The making of Labor Day


To commemorate Labor Day, the American Enterprise exhibition team will be highlighting some of the museum’s rich collections in labor history over the next two weeks. Today’s post includes a brief history of the holiday by historian Paul Buhle and an original cartoon by labor cartoonist Mike Konopacki.

Labor Day, in its origins a nineteenth-century celebration of the dignity of work, swiftly evolved into today’s pleasant pause at the end of summer before the coming of new, chillier seasons and life indoors. Arguably a response (in the United States, Canada, and an assortment of other countries) to the widespread socialistic celebration of Mayday, which coincides with the age-old rituals of spring, Labor Day sets off the New World, or at least North America, from the traditions of the Old.

Conflicting accounts trace the first American Labor Day to the inspiration of a local New Haven, Connecticut machinist, Matthew Maguire, or to that of the influential leader of the Carpenters’ union, Peter McGuire. In both accounts, 1882 became the key moment when the American Federation of Labor (AFL), a movement of craft unions and local central labor federations, solidified their young and fragile institutions. Largely German and Irish in most places, these unions and federations had traditions of summer holidays, and the institutional support to make the day’s events successful combinations of speech-making, beer drinking, and family fun.

In the era of bitter and often violent conflict between labor and capital, Republican and Democratic parties competed, especially at the local level, for workingmen’s votes. These votes had been especially crucial for Democrats, who claimed the loyalty of the lower classes since at least the presidency of Andrew Jackson, a loyalty later reaffirmed by the connections of craft unions with local political decisions on urban construction projects of all kinds. However, waves of strikes from the early 1880s to the middle 1890s found Democratic officials, at the behest of manufacturers and merchants, calling out the police against strikers, thus threatening political loyalties. The Pullman Strike of 1894, where the army was used for the first time against striking workers (including the highly organized railroad engineers), seemed to push the problem to the breaking point.

The strike, led by future Socialist presidential candidate Eugene V. Debs, was crushed, Debs himself imprisoned. Within days after the strike’s end, Democratic president Grover Cleveland rushed a bill recognizing Labor Day through Congress. Not a single elected official in Congress voted against this measure – a fitting symbol for the claim, accurate or not, that American society was unique for its social compact between rich, poor, and middle classes. President Cleveland himself chose the September date in order to set the American holiday off from European Mayday. An AFL resolution of 1909 declared the first Sunday to be the proper Labor Day, perhaps because Sunday holidays had long been popular for workers enjoying beer in picnic areas outside cities where Sunday sales were banned. Eventually, all states and the District of Columbia affirmed the holiday status for their residents. Although Labor Day was originally celebrated on Sunday, in 1968 Congress passed the Uniform Monday Holiday Act. The act moved several federal holidays, including Labor Day, to Mondays.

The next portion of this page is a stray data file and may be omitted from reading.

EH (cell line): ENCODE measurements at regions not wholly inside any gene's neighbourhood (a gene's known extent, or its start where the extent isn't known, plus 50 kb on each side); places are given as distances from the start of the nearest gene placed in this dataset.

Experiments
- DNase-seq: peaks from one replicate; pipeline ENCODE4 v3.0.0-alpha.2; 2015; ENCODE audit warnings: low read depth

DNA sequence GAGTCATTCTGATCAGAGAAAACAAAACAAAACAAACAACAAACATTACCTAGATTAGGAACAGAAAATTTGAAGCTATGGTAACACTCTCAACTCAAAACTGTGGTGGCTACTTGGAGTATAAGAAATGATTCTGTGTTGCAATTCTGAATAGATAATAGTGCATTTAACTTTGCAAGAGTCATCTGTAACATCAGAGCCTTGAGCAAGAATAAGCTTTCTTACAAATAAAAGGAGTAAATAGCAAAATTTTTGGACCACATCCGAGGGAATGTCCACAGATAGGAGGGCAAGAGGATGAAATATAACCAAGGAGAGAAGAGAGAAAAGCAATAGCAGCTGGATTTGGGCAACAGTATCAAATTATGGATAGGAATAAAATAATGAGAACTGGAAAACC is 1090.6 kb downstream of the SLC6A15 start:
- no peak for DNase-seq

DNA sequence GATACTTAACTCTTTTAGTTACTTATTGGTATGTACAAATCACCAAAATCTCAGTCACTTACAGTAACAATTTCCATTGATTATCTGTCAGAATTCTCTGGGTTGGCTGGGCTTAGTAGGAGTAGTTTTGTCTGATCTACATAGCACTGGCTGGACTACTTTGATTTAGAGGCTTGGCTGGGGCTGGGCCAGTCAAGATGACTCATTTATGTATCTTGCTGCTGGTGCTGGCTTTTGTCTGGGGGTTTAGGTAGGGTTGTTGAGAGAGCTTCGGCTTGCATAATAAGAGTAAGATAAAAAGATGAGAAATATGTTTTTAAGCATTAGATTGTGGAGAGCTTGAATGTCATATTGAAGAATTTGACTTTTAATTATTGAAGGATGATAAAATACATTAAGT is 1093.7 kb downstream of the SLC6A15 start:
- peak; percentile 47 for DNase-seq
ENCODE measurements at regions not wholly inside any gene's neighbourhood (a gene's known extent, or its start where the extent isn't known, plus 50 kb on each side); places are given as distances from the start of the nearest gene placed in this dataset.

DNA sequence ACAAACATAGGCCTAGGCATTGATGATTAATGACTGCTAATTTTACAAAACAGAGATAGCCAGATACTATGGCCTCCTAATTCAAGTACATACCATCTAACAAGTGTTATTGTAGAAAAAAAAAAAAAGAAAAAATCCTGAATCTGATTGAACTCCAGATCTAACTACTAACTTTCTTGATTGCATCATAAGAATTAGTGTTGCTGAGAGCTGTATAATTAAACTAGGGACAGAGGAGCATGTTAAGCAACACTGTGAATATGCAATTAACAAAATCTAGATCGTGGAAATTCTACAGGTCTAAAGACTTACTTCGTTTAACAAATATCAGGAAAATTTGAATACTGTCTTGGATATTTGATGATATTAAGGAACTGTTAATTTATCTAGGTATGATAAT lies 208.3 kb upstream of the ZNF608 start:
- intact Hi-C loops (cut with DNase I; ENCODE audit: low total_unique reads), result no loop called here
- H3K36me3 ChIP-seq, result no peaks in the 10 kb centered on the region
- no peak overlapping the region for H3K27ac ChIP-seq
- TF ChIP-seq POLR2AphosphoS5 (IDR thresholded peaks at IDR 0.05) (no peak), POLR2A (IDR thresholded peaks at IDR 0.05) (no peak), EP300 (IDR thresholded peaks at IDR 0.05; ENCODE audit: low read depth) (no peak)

A Labor Day Cartoon by Mike Konopacki

Like other labor and political cartoonists, Mike Konopacki draws to express the ideas of the movement. He writes that he created this cartoon to make the point that: “Over the last 30 years, Labor Day has lost its original meaning. It no longer celebrates the labor movement that created it. This cartoon intends to remind the viewer of Labor Day’s union roots. It also reminds us of the purpose of the labor movement in a capitalist society; protection of our Constitutional and democratic rights. The constitution does not guarantee the Bill of Rights in the workplace. Only a labor contract protects freedom of speech and press, the right of peaceable assembly, the right to petition for the redress of grievances, equal justice under law and due process. Unfortunately, with a return to corporate domination of government, much like the nineteenth century era of the Robber Barons, our democracy and workplace rights are in serious jeopardy.” Cartoon by Mike Konopacki


About the Artist
Mike Konopacki is an internationally syndicated labor cartoonist and labor educator living in Madison, Wisconsin. He has been drawing editorial cartoons for the labor movement since 1979. In 1983 Mike and his colleague Gary Huck, cartoonist for the United Electrical Radio and Machine Workers (UE), created Huck/Konopacki Labor Cartoons. Since that time Mike and Gary have published six collections of labor cartoons: Bye! American, THEM, MAD in USA, Working Class Hero, Two Headed Space Alien Shrinks Labor Movement and American Dread. Mike has also drawn comic books and comics on the World Bank, welfare reform and union organizing. Mike is co-author and illustrator of Howard Zinn’s graphic history A People’s History of American Empire. In May of 2010 Mike earned his Master of Fine Arts in art at the University of Wisconsin-Madison. He teaches an online labor studies class for the University of Illinois.

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    About the Author


    Paul BuhlePaul Buhle is a retired Senior Lecturer at Brown University and a longtime labor historian. He lives in Madison, Wisconsin and edits non-fiction, historical comic art books.View all posts by Paul Buhle